Ontario Trees & Shrubs website

Eastern White Pine
Pinus strobus

Other common names: Northern White Pine, Weymouth Pine, White Pine

French names: Pin blanc

Family: Pine Family (Pinaceae)

Group: Pines

Distinctive features: Tree; Needles soft, in bundles of 5.

Similar species:
  •   Red Pine (Pinus resinosa) - 2 needles per bundle.

  •   Austrian Pine (Pinus nigra) - 2 (sometimes 3) needles per bundle.


Flowers: Spring

Habitat: Forests, Fields and Open Areas;  Forests, open areas.

Edible: Needles make a nice tea.

Books: Trees in Canada: 44   

Native/Non-native: Native

Status: Common.

See Also:
  •   Great Americans: The Eastern White Pines of Hoyt Street Alley, from The Monday Garden, by Sue Sweeney
  •   A Quick Guide to Pine Trees


Photographs: 341 photographs available, of which 9 are featured on this page. SCROLL DOWN FOR PHOTOGRAPHS.

Range Map is at the bottom of the page

Eastern White Pine (Pinus strobus)

Eastern White Pine has fine needles, five to a bunch. One way to remember this is that there are five letters in the word "white".

They are very soft to the touch, and you're not likely to get pricked by them.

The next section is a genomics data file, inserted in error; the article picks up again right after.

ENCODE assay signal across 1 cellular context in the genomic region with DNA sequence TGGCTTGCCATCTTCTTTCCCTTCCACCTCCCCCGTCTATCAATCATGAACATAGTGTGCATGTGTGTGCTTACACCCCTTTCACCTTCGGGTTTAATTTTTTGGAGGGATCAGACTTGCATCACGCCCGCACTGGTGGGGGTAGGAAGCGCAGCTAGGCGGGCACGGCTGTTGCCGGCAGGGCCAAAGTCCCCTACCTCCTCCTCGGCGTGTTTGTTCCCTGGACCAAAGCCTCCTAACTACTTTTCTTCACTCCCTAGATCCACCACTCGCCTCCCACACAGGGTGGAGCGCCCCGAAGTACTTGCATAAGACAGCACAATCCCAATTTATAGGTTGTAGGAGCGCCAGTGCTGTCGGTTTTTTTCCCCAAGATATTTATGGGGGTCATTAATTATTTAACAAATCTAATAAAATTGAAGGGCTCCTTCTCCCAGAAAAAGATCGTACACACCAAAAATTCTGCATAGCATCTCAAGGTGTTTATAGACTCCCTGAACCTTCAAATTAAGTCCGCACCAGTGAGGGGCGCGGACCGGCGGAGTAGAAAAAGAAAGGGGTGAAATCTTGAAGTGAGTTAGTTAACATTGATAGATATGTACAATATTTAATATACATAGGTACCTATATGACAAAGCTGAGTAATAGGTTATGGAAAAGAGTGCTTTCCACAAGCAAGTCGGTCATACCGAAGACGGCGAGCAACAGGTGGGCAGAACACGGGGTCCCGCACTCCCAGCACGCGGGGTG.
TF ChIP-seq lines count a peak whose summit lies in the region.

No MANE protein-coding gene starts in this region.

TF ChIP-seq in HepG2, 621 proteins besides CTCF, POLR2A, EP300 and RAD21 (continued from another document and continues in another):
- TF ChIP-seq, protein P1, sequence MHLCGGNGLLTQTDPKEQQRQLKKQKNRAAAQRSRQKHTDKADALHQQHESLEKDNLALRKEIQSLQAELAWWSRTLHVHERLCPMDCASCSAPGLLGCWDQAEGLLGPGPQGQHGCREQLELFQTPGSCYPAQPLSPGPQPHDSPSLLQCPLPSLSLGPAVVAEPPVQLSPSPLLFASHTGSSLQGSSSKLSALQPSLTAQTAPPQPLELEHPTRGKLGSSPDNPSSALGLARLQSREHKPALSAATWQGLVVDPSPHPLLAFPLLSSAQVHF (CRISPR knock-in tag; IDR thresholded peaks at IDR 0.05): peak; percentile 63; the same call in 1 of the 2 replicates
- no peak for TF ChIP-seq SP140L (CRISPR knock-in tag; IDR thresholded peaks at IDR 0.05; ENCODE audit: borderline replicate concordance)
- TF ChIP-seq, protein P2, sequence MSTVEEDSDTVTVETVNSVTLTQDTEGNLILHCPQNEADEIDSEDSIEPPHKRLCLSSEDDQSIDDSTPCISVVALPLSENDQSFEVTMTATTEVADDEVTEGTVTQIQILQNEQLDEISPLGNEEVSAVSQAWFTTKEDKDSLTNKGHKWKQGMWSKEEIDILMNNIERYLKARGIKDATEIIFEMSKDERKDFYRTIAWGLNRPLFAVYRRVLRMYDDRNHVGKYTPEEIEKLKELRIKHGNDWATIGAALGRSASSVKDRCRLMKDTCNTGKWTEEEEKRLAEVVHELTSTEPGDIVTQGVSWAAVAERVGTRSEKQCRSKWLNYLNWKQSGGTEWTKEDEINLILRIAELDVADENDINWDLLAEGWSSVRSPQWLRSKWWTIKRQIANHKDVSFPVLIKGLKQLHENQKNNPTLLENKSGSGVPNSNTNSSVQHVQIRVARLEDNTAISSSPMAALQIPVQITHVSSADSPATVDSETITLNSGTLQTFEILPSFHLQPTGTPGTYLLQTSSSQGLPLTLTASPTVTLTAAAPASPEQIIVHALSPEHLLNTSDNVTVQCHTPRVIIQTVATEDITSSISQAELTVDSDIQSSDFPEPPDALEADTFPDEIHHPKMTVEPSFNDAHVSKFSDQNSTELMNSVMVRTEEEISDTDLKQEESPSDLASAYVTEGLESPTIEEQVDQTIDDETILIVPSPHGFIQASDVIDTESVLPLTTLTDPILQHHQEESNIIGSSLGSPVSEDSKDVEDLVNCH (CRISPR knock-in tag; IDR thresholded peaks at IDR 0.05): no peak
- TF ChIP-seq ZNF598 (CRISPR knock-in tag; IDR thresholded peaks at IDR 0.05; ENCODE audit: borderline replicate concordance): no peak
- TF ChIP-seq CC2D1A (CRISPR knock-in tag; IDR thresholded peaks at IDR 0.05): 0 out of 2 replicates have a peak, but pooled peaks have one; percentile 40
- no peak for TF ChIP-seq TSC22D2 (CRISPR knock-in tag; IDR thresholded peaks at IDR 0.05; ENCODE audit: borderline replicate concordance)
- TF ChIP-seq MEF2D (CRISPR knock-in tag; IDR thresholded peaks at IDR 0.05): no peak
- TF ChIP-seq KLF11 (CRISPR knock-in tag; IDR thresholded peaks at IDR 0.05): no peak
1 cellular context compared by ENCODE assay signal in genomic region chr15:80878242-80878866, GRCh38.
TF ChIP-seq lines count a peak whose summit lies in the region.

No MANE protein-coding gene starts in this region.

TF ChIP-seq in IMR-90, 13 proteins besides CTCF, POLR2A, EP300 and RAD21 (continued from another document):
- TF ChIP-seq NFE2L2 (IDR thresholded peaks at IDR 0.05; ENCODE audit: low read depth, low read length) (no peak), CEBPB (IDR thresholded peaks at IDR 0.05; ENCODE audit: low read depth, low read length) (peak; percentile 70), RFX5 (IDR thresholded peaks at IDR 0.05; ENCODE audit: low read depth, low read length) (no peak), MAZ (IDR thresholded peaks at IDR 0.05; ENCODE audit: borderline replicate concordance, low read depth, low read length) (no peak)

Eastern White Pine (Pinus strobus)

Eastern White Pine trees start off very spindly-looking and fragile. Here is a young seedling.

Eastern White Pine (Pinus strobus)

Eastern White Pine cones. To the left is an unopened one.

Eastern White Pine (Pinus strobus)

Here is an older one that has opened.

Eastern White Pine (Pinus strobus)

Eastern White Pine trunk and close-up view of bark.

Eastern White Pine (Pinus strobus)

Eastern White Pine (Pinus strobus)

A couple of pictures showing young Eastern White Pine trees. When much older, they acquire a beautiful windswept appearance for which Georgian Bay and Muskoka areas of Ontario are famous.

Eastern White Pine (Pinus strobus)

Eastern White Pine (Pinus strobus)

A final picture, showing the form of the branches. Note how they sweep slightly upwards.


Range map for Eastern White Pine (Pinus strobus)

PLEASE NOTE: A coloured Province or State means this species occurs somewhere in that Province/State.
The entire Province/State is coloured, regardless of where in that Province/State it occurs.

(Range map provided courtesy of the USDA website and is displayed here in accordance with their Policies)